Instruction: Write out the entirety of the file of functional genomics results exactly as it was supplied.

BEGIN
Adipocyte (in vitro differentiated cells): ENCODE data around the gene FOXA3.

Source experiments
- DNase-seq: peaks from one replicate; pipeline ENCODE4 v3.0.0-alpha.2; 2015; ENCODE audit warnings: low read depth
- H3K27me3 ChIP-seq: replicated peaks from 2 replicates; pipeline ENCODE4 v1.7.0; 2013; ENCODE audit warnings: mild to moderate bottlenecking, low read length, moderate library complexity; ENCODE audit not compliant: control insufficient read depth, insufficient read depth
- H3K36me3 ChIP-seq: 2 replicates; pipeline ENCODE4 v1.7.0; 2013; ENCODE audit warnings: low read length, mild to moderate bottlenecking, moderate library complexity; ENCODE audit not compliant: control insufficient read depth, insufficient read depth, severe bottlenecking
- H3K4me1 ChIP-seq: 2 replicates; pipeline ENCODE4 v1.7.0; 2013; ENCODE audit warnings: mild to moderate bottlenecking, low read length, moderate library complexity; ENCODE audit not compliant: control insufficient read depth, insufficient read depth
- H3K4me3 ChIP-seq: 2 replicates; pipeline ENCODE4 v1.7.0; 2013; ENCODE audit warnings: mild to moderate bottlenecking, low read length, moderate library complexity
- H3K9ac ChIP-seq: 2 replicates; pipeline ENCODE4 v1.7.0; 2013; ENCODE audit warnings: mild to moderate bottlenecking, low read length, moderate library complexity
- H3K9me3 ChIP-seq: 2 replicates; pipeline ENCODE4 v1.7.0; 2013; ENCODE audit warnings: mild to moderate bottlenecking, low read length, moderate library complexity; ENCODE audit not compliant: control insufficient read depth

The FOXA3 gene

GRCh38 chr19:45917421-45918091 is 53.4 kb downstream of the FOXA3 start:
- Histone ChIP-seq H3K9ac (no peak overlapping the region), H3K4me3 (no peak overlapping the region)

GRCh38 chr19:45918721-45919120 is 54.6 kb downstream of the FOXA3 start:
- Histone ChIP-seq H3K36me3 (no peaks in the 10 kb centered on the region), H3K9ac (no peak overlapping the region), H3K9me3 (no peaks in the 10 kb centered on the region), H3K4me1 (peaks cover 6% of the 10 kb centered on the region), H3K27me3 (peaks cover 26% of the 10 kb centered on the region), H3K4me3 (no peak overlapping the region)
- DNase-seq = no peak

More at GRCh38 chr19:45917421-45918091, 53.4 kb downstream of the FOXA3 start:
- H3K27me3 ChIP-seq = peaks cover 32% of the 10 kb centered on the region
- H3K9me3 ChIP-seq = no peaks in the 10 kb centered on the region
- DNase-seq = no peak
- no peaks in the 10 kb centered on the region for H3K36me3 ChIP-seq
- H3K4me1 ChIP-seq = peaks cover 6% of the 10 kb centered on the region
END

Adipocyte (in vitro differentiated cells): ENCODE data around the gene FOXA3.

Source experiments
- DNase-seq: peaks from one replicate; pipeline ENCODE4 v3.0.0-alpha.2; 2015; ENCODE audit warnings: low read depth
- H3K27me3 ChIP-seq: replicated peaks from 2 replicates; pipeline ENCODE4 v1.7.0; 2013; ENCODE audit warnings: mild to moderate bottlenecking, low read length, moderate library complexity; ENCODE audit not compliant: control insufficient read depth, insufficient read depth
- H3K36me3 ChIP-seq: 2 replicates; pipeline ENCODE4 v1.7.0; 2013; ENCODE audit warnings: low read length, mild to moderate bottlenecking, moderate library complexity; ENCODE audit not compliant: control insufficient read depth, insufficient read depth, severe bottlenecking
- H3K4me1 ChIP-seq: 2 replicates; pipeline ENCODE4 v1.7.0; 2013; ENCODE audit warnings: mild to moderate bottlenecking, low read length, moderate library complexity; ENCODE audit not compliant: control insufficient read depth, insufficient read depth
- H3K4me3 ChIP-seq: 2 replicates; pipeline ENCODE4 v1.7.0; 2013; ENCODE audit warnings: mild to moderate bottlenecking, low read length, moderate library complexity
- H3K9ac ChIP-seq: 2 replicates; pipeline ENCODE4 v1.7.0; 2013; ENCODE audit warnings: mild to moderate bottlenecking, low read length, moderate library complexity
- H3K9me3 ChIP-seq: 2 replicates; pipeline ENCODE4 v1.7.0; 2013; ENCODE audit warnings: mild to moderate bottlenecking, low read length, moderate library complexity; ENCODE audit not compliant: control insufficient read depth

The FOXA3 gene

GRCh38 chr19:45917421-45918091 is 53.4 kb downstream of the FOXA3 start:
- Histone ChIP-seq H3K9ac (no peak overlapping the region), H3K4me3 (no peak overlapping the region)

GRCh38 chr19:45918721-45919120 is 54.6 kb downstream of the FOXA3 start:
- Histone ChIP-seq H3K36me3 (no peaks in the 10 kb centered on the region), H3K9ac (no peak overlapping the region), H3K9me3 (no peaks in the 10 kb centered on the region), H3K4me1 (peaks cover 6% of the 10 kb centered on the region), H3K27me3 (peaks cover 26% of the 10 kb centered on the region), H3K4me3 (no peak overlapping the region)
- DNase-seq = no peak

More at GRCh38 chr19:45917421-45918091, 53.4 kb downstream of the FOXA3 start:
- H3K27me3 ChIP-seq = peaks cover 32% of the 10 kb centered on the region
- H3K9me3 ChIP-seq = no peaks in the 10 kb centered on the region
- DNase-seq = no peak
- no peaks in the 10 kb centered on the region for H3K36me3 ChIP-seq
- H3K4me1 ChIP-seq = peaks cover 6% of the 10 kb centered on the region